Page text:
However, one thing to keep in mind is that the ACE score is only meant to be a guideline or indicator and is not an absolute predictor of future health. In fact, many mitigating factors can come into play, most significantly, your resiliency score.


According to the ACESTooHigh website, “Resilience generally describes the bounce-back ability of individuals who return to the similar shape, form and condition after misfortune, harm or injury.” Protective factors such as a safe environment, safe and nurturing relationships, stability, knowing you were loved, knowing someone cared about you, having a safe and stable person to turn to when you needed help, can all contribute to a person’s resiliency. The Minnesota Department of Health says, “Protective factors help a child feel safe more quickly after experiencing the toxic stress of ACEs and help to neutralize the physical changes that naturally occur during and after trauma. If the child’s protective networks are in good working order, development is strong even in the face of severe adversity… In sum, even the negative consequences of toxic stress from ACEs can be buffered with the support of caring, competent adults and appropriate intervention and support.”

Little girl hugging safe caregiver

What can public health workers do?

Public health can work to mitigate the effects of ACEs, work to prevent ACEs from being passed down, generation to generation, or even intervene before ACEs occur. This type of upstream intervention can change the long-term overall health of a community. Dr. Robert F. Anda, MD, MS, one of the developers of the original ACE Study, shared some practical ways to do this during his address at a conference in Minneapolis in 2011 (captured on the ACE Study DVD):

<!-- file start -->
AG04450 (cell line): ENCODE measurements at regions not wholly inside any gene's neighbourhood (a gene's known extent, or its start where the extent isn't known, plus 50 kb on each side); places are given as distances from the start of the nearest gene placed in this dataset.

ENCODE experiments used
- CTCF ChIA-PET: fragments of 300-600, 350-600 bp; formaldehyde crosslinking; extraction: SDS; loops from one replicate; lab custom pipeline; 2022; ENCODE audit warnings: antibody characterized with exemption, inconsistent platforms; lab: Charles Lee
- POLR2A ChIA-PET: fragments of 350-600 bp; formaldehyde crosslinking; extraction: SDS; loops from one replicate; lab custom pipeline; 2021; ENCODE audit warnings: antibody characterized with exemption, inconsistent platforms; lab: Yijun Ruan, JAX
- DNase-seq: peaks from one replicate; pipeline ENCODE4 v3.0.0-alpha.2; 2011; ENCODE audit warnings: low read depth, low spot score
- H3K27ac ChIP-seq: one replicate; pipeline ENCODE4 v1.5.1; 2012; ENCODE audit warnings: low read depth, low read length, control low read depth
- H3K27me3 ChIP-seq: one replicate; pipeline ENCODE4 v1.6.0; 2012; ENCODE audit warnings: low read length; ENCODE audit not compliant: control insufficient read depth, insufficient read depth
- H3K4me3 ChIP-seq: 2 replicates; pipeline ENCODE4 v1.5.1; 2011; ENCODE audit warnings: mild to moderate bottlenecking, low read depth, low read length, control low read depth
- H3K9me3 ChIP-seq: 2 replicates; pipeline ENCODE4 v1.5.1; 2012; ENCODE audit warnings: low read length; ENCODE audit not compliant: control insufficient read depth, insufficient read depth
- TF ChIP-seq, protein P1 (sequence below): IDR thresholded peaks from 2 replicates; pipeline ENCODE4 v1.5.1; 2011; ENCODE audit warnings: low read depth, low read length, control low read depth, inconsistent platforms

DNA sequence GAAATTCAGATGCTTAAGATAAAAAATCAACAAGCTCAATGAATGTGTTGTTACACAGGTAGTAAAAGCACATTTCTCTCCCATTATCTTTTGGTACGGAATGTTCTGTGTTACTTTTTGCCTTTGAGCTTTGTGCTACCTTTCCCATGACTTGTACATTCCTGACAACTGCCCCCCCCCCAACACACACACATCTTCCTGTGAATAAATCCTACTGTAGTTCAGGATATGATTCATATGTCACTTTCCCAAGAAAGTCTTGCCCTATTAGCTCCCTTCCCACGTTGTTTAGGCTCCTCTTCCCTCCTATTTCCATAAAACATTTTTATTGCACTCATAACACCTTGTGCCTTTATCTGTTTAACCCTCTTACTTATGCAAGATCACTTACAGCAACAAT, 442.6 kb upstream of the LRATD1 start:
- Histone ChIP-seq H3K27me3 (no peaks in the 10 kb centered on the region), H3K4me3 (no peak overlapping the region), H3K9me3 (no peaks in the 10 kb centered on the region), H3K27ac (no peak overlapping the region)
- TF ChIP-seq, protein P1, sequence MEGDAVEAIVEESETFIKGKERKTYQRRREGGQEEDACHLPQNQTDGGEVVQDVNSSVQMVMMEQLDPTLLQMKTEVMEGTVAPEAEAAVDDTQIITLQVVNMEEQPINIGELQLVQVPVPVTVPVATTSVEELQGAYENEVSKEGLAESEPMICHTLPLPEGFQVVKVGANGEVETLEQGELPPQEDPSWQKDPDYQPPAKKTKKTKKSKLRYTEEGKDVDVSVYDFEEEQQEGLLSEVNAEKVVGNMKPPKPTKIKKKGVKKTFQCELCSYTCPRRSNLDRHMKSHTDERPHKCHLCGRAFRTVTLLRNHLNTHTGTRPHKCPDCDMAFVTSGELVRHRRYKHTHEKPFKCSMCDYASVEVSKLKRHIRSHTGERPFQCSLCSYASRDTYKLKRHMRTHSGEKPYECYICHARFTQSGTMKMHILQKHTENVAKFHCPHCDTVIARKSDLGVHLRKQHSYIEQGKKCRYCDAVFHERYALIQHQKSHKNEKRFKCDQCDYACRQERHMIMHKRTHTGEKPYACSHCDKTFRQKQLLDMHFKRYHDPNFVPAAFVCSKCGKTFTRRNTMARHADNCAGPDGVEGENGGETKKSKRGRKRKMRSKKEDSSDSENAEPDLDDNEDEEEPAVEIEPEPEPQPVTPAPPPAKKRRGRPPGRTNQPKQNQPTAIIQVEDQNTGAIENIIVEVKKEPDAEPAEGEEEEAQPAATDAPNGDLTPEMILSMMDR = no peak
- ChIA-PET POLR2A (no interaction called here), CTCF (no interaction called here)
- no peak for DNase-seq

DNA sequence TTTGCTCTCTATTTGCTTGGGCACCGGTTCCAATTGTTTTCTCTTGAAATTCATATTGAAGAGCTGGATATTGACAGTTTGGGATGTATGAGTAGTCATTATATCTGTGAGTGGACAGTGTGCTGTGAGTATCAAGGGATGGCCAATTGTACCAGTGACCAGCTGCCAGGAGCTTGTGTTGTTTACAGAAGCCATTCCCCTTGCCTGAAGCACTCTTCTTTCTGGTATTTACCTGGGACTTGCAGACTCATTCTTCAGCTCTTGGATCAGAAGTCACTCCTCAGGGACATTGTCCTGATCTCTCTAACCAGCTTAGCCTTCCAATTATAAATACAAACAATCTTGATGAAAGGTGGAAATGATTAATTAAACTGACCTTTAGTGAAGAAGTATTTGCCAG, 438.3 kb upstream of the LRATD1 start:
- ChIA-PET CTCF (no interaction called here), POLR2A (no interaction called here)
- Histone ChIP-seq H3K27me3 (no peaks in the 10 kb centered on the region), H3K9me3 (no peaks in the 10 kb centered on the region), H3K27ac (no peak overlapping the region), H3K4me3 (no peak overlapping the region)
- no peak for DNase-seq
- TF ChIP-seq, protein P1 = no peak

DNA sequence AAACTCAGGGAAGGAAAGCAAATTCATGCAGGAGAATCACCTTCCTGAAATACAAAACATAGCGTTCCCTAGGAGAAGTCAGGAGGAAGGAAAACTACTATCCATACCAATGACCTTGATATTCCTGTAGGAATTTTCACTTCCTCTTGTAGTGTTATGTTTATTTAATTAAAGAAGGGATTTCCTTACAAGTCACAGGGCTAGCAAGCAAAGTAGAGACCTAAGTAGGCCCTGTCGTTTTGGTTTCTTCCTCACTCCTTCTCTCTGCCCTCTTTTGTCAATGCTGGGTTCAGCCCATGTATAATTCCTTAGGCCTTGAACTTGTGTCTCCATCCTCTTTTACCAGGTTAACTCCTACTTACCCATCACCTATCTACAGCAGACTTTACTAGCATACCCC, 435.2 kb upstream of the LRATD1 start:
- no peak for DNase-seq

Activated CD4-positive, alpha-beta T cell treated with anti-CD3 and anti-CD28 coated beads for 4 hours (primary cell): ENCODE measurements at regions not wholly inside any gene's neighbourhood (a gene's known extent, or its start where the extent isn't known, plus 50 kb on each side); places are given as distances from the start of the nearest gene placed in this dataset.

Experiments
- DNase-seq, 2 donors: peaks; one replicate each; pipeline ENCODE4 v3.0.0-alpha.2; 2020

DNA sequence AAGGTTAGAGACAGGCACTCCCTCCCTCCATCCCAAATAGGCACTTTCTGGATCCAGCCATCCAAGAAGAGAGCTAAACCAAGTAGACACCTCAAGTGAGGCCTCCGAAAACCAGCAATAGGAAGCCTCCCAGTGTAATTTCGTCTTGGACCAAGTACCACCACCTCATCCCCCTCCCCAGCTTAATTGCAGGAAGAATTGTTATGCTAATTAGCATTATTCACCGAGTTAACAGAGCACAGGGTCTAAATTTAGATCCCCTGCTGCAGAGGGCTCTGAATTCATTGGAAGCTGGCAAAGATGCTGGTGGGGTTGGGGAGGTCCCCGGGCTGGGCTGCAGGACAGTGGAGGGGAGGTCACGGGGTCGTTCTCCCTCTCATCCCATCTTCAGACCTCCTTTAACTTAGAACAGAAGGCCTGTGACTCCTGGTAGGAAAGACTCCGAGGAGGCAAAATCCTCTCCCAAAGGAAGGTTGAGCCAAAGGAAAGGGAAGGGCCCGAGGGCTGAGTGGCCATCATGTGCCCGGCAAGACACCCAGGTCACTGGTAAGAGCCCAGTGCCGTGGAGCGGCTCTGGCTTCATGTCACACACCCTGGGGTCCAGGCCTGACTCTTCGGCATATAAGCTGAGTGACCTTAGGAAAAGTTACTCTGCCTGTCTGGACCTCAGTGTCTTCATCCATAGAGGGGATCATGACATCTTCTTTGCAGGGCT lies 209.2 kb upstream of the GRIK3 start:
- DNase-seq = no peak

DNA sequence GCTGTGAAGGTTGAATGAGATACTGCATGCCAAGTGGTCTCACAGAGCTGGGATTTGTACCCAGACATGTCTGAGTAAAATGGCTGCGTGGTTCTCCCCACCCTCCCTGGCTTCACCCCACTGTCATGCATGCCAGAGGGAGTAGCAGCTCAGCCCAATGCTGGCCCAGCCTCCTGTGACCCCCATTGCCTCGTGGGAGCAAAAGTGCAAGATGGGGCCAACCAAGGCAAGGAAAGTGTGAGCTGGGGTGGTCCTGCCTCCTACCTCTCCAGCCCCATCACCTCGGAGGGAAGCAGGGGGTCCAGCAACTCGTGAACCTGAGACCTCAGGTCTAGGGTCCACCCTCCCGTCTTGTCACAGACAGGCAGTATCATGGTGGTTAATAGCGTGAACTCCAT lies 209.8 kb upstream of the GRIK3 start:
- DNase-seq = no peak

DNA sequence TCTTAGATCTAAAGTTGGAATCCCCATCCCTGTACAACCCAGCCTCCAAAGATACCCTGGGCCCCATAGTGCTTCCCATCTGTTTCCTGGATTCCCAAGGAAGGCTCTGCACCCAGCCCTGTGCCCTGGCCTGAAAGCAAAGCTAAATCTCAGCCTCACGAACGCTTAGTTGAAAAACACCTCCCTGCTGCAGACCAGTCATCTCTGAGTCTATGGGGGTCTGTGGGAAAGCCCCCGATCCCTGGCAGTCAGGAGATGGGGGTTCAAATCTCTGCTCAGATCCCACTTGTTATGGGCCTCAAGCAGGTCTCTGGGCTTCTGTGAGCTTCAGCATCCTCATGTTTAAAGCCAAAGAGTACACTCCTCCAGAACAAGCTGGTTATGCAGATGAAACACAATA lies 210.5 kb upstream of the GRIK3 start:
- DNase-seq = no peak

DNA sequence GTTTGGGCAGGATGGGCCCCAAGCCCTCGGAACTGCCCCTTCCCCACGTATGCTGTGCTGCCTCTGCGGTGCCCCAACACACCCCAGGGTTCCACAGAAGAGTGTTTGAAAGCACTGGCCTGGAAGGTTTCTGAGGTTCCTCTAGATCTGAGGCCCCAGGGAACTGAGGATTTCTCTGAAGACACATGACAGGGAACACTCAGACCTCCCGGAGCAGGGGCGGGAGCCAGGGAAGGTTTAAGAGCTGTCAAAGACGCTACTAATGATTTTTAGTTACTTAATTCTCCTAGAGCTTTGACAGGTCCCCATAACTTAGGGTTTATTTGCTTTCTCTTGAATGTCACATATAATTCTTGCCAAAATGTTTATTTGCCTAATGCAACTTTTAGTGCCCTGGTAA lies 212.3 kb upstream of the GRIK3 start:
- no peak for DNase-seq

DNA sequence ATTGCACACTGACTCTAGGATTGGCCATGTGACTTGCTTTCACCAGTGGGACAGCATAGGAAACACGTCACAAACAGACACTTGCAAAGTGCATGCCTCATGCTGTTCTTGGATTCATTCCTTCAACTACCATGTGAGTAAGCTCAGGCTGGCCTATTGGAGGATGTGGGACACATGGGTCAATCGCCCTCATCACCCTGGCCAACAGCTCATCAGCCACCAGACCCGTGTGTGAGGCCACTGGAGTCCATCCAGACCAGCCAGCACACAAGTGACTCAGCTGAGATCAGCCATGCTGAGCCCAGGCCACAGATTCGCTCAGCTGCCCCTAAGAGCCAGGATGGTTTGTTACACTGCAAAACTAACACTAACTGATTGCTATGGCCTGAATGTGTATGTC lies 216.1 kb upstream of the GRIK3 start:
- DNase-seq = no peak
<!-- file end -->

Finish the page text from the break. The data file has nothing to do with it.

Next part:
• Education: Public health workers can educate the community at large and policy-makers on ACEs and their effects.
  • Creation of a standardized terminology: In addition, public health workers can help create a standardized terminology for addressing and assessing ACEs so that the prevalence of ACEs, interventions used to address them, and outcomes of those interventions are measurable, communicable, understandable, and repeatable.
  • Population-based or surveillance surveys to document the need which is useful for obtaining funding and political support. Surveys also assist with program planning and evaluation and surveillance helps maintain focus and momentum.

Additionally, public health workers can document their work using an electronic health record (EHR) with a fully integrated standardized terminology such as the Omaha System. The Omaha System is recognized by the American Nurses Association since 1992 and is in use in 96.5% of Minnesota counties. Nightingale Notes EHR by Champ Software has always fully integrated the Omaha System so that any piece of data put into the system can be reported on and outcomes can be fully documented (read about Kitsap County Public Health District’s success with measuring outcomes using Nightingale Notes).

Other suggested resources:

Blog article: Addressing Community Health Through Trauma-Informed Care

ACEs Tools & Resources